2013 Illinois Symposium on Parallelism: Current State of the Field and the Future
September 10th and 11th, 2013
Siebel Center for Computer Science
University of Illinois at Urbana-Champaign
|7:30 am||Registrant sign-in. Continental breakfast.|
|8:35 am||"The Beginnings of the Illinois Parallelism Center", Wen-mei Hwu and Marc Snir (UIUC).|
|8:45 am||"What the Parallelism Center Accomplished", Josep Torrellas (UIUC).|
|10:00 am||Applications (Chair: John Hart, UIUC).
10:00 am: "AvaScholar - Scaling Up the Classroom", John Hart (UIUC).
10:30 am: AvaScholar Demo.
11:00 am: "Secure Clouds for Mobile Applications", Sam King (UIUC).
|11:45 am||Programming Models and Languages (Chair: David Padua, UIUC).
11:45 am: "Ieri, Oggi, Domani", Keshav Pingali (UT Austin).
12:15 pm: "The Evolution of Cilk Plus. Recent and Future Directions", Arch Robison (Intel).
|12:45 pm||Lunch: "HTA and Abstractions", David Padua (UIUC).|
|2:00 pm||Compilers and Program Analysis (Chair: Vikram Adve, UIUC).
2:00 pm: "High Performance Domain Specific Languages with Delite", Kunle Olukotun (Stanford).
2:30 pm: "Deterministic-by-default Parallel Programming ", Vikram Adve (UIUC).
3:00 pm: "Compilers for GPUs", Wen-Mei Hwu (UIUC).
|3:45 pm||Panel Discussion led by Wen-mei Hwu (UIUC): "What Have We Learned about Parallel Programming Models and Languages?"
Panelists: Vikram Adve, James Larus, CJ Newburn, and Kunle Olukotun.
|5:30 pm||Rapid-Fire Student Research Presentations:
|5:45 pm||Happy Hour and Poster Session.|
|6:30 pm||Symposium on Parallelism Banquet. Speaker: Rob Rutenbar (UIUC).|
|7:30 am||Continental breakfast.|
|8:30 am||Tools (Chair: Darko Marinov, UIUC).
8:30 am: "The World Did Not End", James Larus (Microsoft).
9:00 am: "Verification and Testing Tools", P. Madhusudan (UIUC).
9:30 am: "How to 'Sketch' a Parallel Program", Paul Petersen (Intel).
9:50 am: "Record and Replay Prototype", Nima Honarmand (UIUC).
|10:40 am||Architecture (Chair: Sarita Adve, UIUC).
10:40 am: "DeNovo: Rethinking the Memory Hierarchy for Disciplined Parallelism", Sarita Adve (UIUC).
11:10 am: "The Bulk Multicore Architecture for Programmability", Josep Torrellas (UIUC).
11:40 am: "Bridging the Programmability Gap between Single-Core and Multi-Core Processors", Gilles Pokam (Intel).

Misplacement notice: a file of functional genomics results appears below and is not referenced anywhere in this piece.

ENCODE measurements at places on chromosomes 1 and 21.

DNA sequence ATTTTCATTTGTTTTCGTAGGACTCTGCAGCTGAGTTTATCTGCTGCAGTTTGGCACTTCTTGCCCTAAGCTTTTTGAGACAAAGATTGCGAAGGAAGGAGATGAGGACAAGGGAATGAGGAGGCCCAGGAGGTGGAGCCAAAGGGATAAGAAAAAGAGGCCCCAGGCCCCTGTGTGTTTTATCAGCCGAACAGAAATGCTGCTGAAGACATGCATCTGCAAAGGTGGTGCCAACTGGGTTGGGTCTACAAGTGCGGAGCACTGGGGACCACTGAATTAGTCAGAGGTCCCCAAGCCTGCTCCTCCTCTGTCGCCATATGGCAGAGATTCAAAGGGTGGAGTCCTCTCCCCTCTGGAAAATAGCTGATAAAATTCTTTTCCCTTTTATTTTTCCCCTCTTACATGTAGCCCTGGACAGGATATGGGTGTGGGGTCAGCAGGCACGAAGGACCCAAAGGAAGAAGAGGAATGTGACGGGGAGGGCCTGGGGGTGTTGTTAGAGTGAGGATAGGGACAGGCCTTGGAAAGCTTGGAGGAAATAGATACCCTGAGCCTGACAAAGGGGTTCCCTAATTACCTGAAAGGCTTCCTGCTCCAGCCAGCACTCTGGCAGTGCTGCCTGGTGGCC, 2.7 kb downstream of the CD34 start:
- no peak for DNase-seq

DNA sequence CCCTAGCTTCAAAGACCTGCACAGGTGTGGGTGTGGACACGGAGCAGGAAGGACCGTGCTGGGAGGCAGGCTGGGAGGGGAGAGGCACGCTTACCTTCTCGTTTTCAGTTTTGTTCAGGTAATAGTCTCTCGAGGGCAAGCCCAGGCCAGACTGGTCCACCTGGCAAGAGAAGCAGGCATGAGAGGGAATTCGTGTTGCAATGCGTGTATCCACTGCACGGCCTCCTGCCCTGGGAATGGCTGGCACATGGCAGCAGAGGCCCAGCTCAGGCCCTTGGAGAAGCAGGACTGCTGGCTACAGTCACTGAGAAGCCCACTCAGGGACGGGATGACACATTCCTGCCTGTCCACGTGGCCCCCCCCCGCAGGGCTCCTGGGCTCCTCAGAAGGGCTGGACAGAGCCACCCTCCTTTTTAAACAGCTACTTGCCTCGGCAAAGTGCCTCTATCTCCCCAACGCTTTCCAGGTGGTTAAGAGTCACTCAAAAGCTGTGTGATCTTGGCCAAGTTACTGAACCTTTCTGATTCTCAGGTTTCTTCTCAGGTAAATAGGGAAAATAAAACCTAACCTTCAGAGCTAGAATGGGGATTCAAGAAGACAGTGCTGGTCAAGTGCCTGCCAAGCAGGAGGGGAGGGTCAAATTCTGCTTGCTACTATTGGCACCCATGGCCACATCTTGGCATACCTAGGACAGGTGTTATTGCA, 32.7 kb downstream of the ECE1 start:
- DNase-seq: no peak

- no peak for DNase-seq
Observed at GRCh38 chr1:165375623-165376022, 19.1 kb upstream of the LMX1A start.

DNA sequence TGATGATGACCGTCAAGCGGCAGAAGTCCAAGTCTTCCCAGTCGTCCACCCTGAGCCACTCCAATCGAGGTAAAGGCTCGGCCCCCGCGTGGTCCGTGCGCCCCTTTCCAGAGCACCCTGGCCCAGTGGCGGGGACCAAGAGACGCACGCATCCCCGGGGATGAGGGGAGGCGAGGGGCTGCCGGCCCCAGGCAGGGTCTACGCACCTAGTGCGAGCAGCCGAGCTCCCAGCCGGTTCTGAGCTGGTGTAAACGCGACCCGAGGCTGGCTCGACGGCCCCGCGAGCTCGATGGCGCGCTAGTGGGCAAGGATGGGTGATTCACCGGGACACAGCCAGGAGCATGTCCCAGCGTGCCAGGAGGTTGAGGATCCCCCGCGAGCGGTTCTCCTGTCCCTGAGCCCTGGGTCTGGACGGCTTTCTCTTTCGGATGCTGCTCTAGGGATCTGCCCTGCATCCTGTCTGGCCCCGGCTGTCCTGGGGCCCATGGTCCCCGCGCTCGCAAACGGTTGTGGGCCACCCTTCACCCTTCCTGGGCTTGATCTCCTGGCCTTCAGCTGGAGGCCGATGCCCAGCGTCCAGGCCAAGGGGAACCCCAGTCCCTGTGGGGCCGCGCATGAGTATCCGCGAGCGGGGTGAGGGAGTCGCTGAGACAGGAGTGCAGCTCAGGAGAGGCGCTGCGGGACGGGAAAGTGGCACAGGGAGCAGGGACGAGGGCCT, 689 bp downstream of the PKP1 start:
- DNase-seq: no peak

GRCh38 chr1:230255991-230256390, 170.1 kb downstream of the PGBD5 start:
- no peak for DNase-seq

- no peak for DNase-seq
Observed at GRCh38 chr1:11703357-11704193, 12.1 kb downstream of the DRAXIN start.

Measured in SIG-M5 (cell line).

|1:30 pm||The Future (Chair: Marc Snir, UIUC).
1:30 pm: "The Future of Parallel Computing: A Principled Approach", Tilak Agerwala (IBM).
1:50 pm: "Building Highly Parallel and Concurrent Systems", Arvind (MIT).
2:10 pm: "A Brief History of Parallel Computing: 1975-2050", Burton Smith (Microsoft).
2:30 pm: "What We Need to Accomplish Next", Josep Torrellas (UIUC).
|3:05 pm||Panel Discussion lead by Marc Snir (UIUC): "The Future".
Panelists: Tilak Agerwala, Arvind, Burton Smith, Josep Torrellas.
|4:45 pm||Rapid-Fire Student Research Presentations:
|5:00 pm||Poster Session.|
|6:00 pm||Casual Dinner and Conference Wrap-up.|
Dr. Tilak Agerwala, Vice President of Data Centric Systems at IBM Research
Dr. Agerwala is Vice President of Data Centric Systems at IBM's TJ Watson Research Center and is responsible for ensuring that IBM leads the industry in the next generation of scalable systems for big data, analytics, technical and cognitive computing. Prior to this, as Vice President of Systems research, he was responsible for all of IBM Research activities worldwide on the next-generation hardware and software technologies for IBM's servers, supercomputers, storage, data center networking, and cloud infrastructures. He joined IBM at The T.J. Watson Research Center in 1979, and has held executive positions in research, strategy, advanced development, marketing and business development. His research interests are in the areas of high performance computer architectures and systems. Dr. Agerwala is a founding member of the IBM Academy of Technology, a Fellow of the IEEE, a member of the Government University Industry Research Round Table, and a member of the Technology Leadership and Strategy Initiative of the Council of Competitiveness. He received his B.Tech. in electrical engineering, from the Indian Institute of Technology - Kanpur and his Ph.D. in EE from The Johns Hopkins University. He has given well over a hundred invited presentations, keynotes, and distinguished lectures at conferences, universities and national laboratories worldwide.
Prof. Arvind, Johnson Professor of Computer Science and Engineering at the Massachusetts Institute of Technology
Arvind is the Johnson Professor of Computer Science and Engineering at MIT. Arvind’s group, in collaboration with Motorola, built the Monsoon dataflow machines and its associated software in the late eighties. In 2000, Arvind started Sandburst which was sold to Broadcom in 2006. In 2003, Arvind co-founded Bluespec Inc., an EDA company to produce a set of tools for high-level synthesis. In 2001, Dr. R. S. Nikhil and Arvind published the book "Implicit parallel programming in pH". Arvind's current research focus is on enabling rapid development of embedded systems.
Arvind is a Fellow of IEEE and ACM, and a member of the National Academy of Engineering and the American Academy of Arts and Sciences
Dr. James Larus, Principal Researcher at Microsoft Research
James Larus currently is a Principal Researcher in Microsoft Research. Larus has been an active contributor to the programming languages, compiler, and computer architecture communities. He has published many papers and served on numerous program committees and NSF and NRC panels. His book, Transactional Memory (Morgan Claypool Publishers) appeared in 2007. Larus became an ACM Fellow in 2006.